2011: The year we cut the cable for good (and how you can too)

So I am the keeper of the bills (and the budget) in our household. I try at minimum to keep our costs in check, and at best lower them. So imagine my reaction when I looked at our phone/internet/cable bill to see that it would be rising $20 a month come January.

My first plan of action was to call the company. This had always worked in the past. I lowered our bill once from $175 to $105 with one phone call and even upgraded service. I usually make a call to them regardless of our bill price once every three months to see if we could get any savings. Usually this netted $20 savings a month, plus a few, sometimes temporary upgrades like free Showtime or HBO. If you’re not already doing this you should. If they really give you a hard time – threaten to leave. Works like a charm.

So I was very frustrated to learn that this time they weren’t budging. Not even a $5 “thanks for being our customer” discount. Nada. So I threatened to leave – only this time I was serious.

I had been pestering my husband about cutting the cable since summer. Streaming video is on the rise, and hardly a month goes by without a new headline that another network, show etc. being available. These services became available in 2010, and really kicked it up a notch in 2011. I am going to go on the record as 2012 being the beginning of the end for cable.

Anecdotally most of the folks I talked to rarely watch live television anymore – instead opting for Tivo (a  premium service by the way) and watching when they have time. Some even quipped that they enjoy TV show watching marathons over live TV. These people were from all walks of life and lifestyles – from single working folks, to parents with young children, to retirees.

This is exactly what streaming TV offers. You are able to watch the shows from the major networks the day after it airs (in the case of the evening news only an hour or so after it airs). At this point, you would be hard pressed to find a show you can’t watch on a streaming device (or perhaps online for free).

The major sticking point for most folks when I mention streaming video is sports. Our household doesn’t watch any sports at all, so it’s a non-issue. However, from what I read, you can subscribe to various channels and get all the sports you want – live – WAY more than is offered by any cable package. The only one I have heard complaints about is NCAA. Most of my friends who have switched to streaming don’t subscribe though, and instead opt for a crowd cheering experience at the local bar.

So in December we cut the cord. After extensive research we opted for the Roku streaming device (affiliate link) . We chose Roku for a number of reasons. First, the entry level price was attractive at only $50. We ended up with the Roku 2 xS (more at $80) because we wanted HD capability and my husband has a small obsession with games (that version comes with Angry Birds). Second, it seemed to have the most options when it came to programming including Netflix, Hulu Plus, Amazon Prime, and HBOGo, plus a ton of additional free programming.

GoogleTV‘s user interface is better – allowing you to search for programming across all channels, but has very little programming. AppleTV – perhaps the most well-known streaming device – comes with a heftier $99 price and has less channel availability. It doesn’t allow for Hulu Plus, and the alternative of renting TV shows is quite expensive. And AppleTV’s resolution is less than our 1080 Roku.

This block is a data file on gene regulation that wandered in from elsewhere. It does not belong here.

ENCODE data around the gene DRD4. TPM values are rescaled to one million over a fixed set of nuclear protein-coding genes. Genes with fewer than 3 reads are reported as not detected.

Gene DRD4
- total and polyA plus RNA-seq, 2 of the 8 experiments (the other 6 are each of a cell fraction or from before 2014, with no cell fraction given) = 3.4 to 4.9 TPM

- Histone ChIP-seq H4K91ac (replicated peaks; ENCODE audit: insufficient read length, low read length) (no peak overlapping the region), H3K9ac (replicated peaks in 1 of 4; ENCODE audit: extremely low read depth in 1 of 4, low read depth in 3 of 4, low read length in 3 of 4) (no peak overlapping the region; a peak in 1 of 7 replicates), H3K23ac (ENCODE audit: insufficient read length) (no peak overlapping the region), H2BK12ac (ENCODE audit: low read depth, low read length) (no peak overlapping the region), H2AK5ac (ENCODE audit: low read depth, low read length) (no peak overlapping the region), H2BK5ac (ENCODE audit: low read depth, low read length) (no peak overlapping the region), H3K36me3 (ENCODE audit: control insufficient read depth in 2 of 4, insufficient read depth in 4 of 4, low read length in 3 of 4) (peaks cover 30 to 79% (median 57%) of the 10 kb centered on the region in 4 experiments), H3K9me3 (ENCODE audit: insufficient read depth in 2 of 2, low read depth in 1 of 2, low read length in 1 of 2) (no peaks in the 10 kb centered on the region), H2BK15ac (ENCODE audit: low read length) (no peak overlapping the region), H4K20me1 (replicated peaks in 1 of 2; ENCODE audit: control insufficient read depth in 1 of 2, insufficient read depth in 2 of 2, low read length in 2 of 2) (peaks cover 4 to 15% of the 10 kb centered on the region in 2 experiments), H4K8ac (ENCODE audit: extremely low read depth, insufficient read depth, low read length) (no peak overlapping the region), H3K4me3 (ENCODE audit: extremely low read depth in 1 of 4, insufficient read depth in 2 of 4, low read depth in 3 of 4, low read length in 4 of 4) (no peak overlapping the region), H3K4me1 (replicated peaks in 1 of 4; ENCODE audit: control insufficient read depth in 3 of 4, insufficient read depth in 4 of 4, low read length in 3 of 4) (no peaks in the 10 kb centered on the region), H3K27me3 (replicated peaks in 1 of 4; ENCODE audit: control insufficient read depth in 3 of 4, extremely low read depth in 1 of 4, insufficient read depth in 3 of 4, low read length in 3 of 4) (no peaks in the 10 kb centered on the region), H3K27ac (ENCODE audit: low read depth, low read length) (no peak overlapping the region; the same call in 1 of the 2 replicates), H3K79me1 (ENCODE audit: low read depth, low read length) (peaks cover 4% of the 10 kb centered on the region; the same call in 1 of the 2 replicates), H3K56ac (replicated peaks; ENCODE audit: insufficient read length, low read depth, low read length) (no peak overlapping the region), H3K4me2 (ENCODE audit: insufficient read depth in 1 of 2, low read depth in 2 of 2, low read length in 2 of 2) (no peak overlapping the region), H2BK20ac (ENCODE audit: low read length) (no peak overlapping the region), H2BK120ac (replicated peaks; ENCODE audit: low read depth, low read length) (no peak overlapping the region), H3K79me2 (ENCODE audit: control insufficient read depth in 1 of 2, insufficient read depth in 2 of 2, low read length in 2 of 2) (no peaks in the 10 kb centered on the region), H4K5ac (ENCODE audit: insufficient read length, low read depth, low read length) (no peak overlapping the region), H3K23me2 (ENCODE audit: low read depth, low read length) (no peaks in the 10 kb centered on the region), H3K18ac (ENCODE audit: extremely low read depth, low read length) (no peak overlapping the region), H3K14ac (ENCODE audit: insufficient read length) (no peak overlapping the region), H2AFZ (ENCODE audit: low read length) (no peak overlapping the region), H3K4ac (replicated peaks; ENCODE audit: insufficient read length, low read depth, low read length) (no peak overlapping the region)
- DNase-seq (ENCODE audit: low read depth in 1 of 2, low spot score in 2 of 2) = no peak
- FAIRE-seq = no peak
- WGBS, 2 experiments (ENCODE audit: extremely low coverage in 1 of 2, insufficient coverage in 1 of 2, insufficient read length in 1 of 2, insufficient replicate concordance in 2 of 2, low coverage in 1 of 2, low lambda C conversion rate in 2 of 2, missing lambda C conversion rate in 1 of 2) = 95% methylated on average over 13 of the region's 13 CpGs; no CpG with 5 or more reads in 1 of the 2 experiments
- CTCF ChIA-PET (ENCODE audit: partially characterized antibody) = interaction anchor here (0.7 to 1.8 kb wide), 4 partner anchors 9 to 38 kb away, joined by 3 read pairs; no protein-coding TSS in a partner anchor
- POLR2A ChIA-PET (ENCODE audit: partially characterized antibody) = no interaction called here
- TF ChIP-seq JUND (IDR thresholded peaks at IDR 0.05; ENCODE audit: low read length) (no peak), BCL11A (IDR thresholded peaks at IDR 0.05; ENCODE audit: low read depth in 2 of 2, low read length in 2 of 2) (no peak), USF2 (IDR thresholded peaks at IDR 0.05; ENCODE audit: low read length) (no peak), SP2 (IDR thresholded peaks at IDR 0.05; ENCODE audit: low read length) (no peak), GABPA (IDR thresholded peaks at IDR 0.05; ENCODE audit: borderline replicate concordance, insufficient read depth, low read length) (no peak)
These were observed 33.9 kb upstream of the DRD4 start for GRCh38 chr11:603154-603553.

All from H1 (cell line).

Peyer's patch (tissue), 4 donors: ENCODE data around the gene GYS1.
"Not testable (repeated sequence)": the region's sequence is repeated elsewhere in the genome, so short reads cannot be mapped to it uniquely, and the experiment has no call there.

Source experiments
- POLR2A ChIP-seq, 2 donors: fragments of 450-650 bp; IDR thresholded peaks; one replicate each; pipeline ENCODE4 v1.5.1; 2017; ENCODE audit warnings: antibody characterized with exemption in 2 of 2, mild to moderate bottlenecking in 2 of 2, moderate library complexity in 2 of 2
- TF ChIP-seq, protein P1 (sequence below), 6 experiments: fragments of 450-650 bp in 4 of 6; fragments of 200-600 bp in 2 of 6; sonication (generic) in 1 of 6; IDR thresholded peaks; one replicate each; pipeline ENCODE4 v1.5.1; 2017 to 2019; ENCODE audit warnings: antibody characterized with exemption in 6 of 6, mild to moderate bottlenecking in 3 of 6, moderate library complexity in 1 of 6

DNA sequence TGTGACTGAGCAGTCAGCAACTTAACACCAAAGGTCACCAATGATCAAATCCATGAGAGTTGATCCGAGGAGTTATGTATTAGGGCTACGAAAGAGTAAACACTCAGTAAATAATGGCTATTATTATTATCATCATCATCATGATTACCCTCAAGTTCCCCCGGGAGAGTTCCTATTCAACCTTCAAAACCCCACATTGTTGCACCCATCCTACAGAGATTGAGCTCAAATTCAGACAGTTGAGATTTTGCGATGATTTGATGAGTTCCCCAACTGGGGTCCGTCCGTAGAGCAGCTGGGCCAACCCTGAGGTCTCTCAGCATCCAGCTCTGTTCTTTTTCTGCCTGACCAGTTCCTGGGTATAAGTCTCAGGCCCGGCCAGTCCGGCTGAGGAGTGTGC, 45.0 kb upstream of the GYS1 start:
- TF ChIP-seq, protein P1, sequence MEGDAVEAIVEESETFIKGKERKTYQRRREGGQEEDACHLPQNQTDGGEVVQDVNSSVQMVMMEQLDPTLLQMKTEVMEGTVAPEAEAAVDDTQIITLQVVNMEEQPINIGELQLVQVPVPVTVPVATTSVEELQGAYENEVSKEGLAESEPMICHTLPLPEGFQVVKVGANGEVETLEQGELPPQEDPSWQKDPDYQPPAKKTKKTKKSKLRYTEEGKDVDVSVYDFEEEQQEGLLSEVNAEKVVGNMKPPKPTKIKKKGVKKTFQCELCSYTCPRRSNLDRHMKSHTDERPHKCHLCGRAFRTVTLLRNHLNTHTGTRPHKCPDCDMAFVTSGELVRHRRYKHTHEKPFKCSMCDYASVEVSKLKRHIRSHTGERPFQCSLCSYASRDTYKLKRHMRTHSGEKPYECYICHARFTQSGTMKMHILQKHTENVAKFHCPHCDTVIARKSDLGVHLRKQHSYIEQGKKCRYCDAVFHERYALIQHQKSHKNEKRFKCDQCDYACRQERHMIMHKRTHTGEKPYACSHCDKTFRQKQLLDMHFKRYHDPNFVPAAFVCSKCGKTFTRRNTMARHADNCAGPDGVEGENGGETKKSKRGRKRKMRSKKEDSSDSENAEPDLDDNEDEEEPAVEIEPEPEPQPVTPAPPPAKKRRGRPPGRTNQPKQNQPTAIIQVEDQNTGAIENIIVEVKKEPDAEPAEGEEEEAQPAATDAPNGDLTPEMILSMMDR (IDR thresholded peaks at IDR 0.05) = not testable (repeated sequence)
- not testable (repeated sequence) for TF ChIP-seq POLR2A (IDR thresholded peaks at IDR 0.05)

So I made the call in mid- December to upgrade our internet from 5 mbps to 15 mbps (I read that 10-12 mbps is recommended for streaming devices).  After loading up all the channels, we flipped on our wireless Roku, watched, and waited. We were thrilled. There were no hiccups (sans one minor one with an initial HBOGo load). No pixelations, nothing. It was just like watching TV, and in some cases better quality and with fewer interruptions. We were sold.

I made another call and cut our cable completely. This netted (even with a HuluPlus and Netflix subscription) a monthly savings of $50!!  I must admit I was sad when I couldn’t watch the parade live on Christmas or the Golden Globes – but then I thought about the $50 and wasn’t sad anymore.

We have hope of getting the major networks (and thus live TV) for free through an HD antenna. If you live in a major metro – this should be a snap for you. We, unfortunately don’t, and with the antenna we just purchased are only able to get the local news and PBS channel. We’re going to experiment a bit more and I will report back on our findings.

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  • mdoe37

    I asked Santa (my mom) for a Roku for Christmas.  I’m tired of the dish bill as well. . . and it really seems that when you want to sit down and watch something. . . there isn’t anything on.   Santa also brought me a wireless router which, despite my technological challenges, was able to hook up in a jiffy. 

    We are just starting to get into it and there seems to be new channels available daily.  Our dish went out the other day with a mere inch poof of snow.  That just may have sealed its fate.  I had purchased an antenna which I rigged up quickly and was able to get a few channels in a pinch.  In better weather, I’ll permanently wire it.

    I think the dish is nearly done!  :)

    • Anonymous

      I hear terrible things about dish cable. They always seems to go out in bad weather – which is exactly when you’re inside and want to be watching TV. I would seriously look into the Roku. We really love it.

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